Selection of micro-organisms in a spatially explicit environment and implications for plant access to nitrogen

Ann Kinzig, John Harte

Research output: Contribution to journalArticlepeer-review

18 Scopus citations


1 Evolution of a microbial nitrogen-uptake strategy that removes nitrogen at less than the maximum potential rate creates soil environments favourable for increased plant access to nitrogen. Plant productivity is thus increased, and achievement of maximum microbial biomass is facilitated through increased microbial access to plant-derived carbon. 2 Simulations show that micro-organisms exhibiting such a 'strategic' nitrogen uptake will be competitively excluded by more voracious micro-organisms in a homogeneous system, but can persist in a spatially explicit system. This persistence of less voracious micro-organisms contrasts with the frequently held view that micro-organisms in soil systems take up nitrogen at the maximum possible rate. 3 The selection of strategic or voracious microbial types in a spatially explicit environment is sensitive to the frequency of plant and microbial disturbance, and to the rate of diffusion of inorganic nitrogen in the soil system. In particular, the strategic (less voracious) microbial types are favoured under conditions of low plant disturbance, low to moderate diffusion of inorganic nitrogen, and moderate microbial disturbance. 4 When selection favours strategic microbial types, plant access to nitrogen is increased. Plants may also evolve strategies in a spatially explicit environment that will increase population densities of favourable, strategic microbial types.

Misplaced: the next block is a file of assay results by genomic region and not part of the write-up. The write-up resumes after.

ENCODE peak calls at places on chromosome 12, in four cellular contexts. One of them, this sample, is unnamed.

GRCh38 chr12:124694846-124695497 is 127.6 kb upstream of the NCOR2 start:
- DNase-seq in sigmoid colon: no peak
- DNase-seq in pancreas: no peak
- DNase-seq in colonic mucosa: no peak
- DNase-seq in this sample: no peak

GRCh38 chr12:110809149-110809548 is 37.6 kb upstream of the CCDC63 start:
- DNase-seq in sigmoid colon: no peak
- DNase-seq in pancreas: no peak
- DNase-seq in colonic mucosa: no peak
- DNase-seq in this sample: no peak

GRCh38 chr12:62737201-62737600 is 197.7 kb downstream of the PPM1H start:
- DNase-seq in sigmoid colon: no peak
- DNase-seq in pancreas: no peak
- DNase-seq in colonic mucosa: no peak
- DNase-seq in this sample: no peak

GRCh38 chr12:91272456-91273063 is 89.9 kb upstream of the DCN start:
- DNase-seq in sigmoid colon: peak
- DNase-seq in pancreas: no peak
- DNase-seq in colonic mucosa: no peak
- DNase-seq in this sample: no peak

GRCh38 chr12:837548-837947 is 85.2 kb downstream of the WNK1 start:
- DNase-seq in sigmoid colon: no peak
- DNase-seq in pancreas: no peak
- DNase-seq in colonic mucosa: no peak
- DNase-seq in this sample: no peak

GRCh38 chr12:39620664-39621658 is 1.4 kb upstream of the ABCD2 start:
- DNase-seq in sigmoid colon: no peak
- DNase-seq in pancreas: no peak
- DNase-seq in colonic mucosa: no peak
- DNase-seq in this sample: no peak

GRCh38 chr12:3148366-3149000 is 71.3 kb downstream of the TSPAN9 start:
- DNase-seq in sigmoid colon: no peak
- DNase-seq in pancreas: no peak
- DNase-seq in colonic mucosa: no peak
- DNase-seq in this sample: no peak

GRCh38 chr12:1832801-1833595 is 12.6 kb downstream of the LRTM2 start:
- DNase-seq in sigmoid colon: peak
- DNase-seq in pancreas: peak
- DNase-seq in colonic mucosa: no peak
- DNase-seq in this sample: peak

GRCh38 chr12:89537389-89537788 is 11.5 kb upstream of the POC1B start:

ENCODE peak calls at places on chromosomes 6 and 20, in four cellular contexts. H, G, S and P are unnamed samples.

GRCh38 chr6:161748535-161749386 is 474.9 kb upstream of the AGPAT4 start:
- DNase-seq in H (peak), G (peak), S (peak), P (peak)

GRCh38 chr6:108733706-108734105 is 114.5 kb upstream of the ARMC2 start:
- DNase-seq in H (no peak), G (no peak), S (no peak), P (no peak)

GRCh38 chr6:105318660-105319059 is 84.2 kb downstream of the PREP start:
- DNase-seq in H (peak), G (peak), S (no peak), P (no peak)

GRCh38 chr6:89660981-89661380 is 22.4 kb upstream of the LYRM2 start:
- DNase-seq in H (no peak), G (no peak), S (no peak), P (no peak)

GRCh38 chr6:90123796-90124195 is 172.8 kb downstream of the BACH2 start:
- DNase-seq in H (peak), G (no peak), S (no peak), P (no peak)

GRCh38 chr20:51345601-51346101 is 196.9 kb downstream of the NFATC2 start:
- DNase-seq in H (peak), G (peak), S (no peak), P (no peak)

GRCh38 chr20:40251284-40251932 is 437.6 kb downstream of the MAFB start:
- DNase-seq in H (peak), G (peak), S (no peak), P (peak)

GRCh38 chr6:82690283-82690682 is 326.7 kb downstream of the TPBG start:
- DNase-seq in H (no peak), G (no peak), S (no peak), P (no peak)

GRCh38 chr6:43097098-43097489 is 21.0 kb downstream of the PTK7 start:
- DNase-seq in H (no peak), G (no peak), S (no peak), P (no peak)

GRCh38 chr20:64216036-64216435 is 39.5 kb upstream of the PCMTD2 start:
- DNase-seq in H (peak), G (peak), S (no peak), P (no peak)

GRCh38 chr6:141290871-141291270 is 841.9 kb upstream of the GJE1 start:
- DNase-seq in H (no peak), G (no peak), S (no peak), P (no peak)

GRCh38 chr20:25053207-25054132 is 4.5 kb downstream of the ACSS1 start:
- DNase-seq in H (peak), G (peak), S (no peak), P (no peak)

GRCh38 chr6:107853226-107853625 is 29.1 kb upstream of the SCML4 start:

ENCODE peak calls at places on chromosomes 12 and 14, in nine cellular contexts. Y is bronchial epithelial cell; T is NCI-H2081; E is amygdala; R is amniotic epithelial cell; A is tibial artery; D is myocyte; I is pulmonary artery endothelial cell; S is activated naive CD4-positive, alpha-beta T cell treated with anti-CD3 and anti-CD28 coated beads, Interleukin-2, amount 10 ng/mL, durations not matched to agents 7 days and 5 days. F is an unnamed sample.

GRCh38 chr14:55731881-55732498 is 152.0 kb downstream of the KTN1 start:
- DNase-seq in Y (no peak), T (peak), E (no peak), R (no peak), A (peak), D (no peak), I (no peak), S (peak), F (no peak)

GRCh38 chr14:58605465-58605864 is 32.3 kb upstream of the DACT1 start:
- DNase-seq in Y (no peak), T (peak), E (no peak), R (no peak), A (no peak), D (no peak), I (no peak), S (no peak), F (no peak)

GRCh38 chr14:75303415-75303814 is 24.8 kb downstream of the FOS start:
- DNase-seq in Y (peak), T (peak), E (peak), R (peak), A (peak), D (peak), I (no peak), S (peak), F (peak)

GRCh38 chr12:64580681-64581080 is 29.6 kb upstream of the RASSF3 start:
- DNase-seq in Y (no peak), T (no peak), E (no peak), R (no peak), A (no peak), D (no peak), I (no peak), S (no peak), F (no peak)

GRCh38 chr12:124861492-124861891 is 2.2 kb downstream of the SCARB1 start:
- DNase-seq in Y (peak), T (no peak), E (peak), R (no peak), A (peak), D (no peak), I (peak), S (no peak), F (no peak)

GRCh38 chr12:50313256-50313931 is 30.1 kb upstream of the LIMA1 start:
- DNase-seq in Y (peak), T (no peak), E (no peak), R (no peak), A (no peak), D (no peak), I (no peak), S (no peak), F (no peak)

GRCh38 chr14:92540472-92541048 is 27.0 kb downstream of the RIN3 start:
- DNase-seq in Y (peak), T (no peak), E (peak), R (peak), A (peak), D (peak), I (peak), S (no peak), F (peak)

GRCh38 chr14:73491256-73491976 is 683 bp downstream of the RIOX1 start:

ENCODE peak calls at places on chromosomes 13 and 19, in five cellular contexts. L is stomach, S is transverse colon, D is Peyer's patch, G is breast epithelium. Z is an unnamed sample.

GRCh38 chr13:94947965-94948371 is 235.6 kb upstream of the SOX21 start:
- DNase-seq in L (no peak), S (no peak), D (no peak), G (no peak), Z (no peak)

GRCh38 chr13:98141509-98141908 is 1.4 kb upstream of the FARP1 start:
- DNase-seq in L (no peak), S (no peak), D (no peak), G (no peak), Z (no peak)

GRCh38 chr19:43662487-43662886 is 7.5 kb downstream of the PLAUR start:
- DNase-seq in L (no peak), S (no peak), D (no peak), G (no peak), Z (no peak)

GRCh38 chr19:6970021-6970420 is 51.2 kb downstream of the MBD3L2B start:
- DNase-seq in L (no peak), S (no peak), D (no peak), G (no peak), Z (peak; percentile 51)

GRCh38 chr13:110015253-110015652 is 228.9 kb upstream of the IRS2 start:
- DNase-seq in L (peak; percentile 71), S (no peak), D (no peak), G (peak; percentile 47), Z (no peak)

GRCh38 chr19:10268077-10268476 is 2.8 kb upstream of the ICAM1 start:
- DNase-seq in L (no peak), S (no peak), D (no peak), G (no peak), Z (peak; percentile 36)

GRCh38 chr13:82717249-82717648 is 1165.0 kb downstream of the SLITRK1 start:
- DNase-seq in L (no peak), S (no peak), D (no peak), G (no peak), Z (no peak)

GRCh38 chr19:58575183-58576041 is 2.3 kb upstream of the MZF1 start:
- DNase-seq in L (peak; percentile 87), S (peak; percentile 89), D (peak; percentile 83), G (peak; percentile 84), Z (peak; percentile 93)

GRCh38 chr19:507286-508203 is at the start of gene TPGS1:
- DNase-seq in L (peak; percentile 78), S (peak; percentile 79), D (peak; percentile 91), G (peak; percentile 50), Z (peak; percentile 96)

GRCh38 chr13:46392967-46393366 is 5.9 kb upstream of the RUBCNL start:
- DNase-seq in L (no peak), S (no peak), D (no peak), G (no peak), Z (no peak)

Original languageEnglish (US)
Pages (from-to)841-853
Number of pages13
JournalJournal of Ecology
Issue number5
StatePublished - Jan 1 1998


  • Microbial selection
  • Mutualism
  • Nitrogen allocation
  • Nitrogen cycle
  • Plant-microbial interactions
  • Spatially explicit

ASJC Scopus subject areas

  • Ecology, Evolution, Behavior and Systematics
  • Ecology
  • Plant Science


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